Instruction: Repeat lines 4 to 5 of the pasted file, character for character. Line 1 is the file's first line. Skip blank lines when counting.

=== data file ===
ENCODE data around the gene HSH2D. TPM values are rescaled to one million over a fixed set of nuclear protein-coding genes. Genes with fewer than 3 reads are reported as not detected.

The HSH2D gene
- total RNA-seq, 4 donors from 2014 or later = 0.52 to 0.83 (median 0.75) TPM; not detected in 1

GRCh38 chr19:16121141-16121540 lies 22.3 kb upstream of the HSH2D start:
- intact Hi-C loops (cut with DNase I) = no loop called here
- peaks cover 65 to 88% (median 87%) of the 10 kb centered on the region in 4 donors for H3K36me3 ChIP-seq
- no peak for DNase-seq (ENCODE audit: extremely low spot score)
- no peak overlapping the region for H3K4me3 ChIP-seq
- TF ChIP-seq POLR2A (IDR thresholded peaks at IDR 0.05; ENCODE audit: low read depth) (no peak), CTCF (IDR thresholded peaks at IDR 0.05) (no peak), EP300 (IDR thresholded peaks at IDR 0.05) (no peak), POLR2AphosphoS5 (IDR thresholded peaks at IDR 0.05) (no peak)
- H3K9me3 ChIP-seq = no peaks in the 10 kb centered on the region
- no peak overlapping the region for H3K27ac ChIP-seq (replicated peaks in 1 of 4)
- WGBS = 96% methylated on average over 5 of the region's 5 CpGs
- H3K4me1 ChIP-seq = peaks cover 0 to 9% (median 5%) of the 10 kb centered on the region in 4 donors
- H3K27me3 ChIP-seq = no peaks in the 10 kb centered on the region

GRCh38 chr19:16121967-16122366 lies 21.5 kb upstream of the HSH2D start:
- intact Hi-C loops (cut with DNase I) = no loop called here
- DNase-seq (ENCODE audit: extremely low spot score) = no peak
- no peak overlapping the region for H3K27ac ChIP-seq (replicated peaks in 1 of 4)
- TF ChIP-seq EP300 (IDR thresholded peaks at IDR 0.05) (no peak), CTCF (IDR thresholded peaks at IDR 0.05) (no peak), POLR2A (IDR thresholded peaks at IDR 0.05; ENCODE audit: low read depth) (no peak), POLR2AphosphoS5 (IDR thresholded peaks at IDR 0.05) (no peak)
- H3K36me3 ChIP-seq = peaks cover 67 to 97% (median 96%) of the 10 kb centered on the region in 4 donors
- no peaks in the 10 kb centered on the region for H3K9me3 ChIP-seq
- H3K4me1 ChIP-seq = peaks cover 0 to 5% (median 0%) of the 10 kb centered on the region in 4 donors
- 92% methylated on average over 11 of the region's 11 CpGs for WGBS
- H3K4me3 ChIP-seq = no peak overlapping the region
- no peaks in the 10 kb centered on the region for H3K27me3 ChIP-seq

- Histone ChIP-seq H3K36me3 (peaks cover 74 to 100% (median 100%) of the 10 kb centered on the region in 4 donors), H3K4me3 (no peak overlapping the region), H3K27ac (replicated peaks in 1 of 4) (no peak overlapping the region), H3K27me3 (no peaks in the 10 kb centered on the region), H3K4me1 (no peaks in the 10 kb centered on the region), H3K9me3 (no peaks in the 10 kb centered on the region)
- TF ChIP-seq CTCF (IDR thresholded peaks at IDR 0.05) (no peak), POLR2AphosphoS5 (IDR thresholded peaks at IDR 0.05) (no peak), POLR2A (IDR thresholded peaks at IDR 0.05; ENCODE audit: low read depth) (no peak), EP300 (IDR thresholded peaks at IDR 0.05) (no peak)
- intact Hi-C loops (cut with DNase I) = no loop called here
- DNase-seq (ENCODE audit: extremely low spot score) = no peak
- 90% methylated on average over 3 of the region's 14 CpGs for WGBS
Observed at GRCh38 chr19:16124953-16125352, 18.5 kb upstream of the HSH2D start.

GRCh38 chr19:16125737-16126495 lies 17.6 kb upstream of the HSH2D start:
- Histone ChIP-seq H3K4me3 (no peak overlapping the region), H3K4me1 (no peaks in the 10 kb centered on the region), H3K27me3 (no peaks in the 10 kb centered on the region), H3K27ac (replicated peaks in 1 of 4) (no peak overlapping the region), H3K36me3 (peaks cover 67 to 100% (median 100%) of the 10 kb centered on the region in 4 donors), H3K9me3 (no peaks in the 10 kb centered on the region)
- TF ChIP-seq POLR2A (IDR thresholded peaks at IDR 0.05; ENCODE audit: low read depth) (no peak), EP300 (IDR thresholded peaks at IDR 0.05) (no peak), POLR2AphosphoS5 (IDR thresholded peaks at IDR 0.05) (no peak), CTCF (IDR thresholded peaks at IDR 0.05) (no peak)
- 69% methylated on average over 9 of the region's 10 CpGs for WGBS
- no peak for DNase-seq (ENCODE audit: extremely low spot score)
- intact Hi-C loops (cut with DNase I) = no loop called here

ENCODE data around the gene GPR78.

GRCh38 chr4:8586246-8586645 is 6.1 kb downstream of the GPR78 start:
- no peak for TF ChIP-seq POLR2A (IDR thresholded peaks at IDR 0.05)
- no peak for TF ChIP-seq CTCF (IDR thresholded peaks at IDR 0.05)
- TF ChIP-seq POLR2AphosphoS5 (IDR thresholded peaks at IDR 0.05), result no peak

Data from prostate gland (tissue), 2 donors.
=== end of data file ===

GRCh38 chr19:16121141-16121540 lies 22.3 kb upstream of the HSH2D start:
- intact Hi-C loops (cut with DNase I) = no loop called here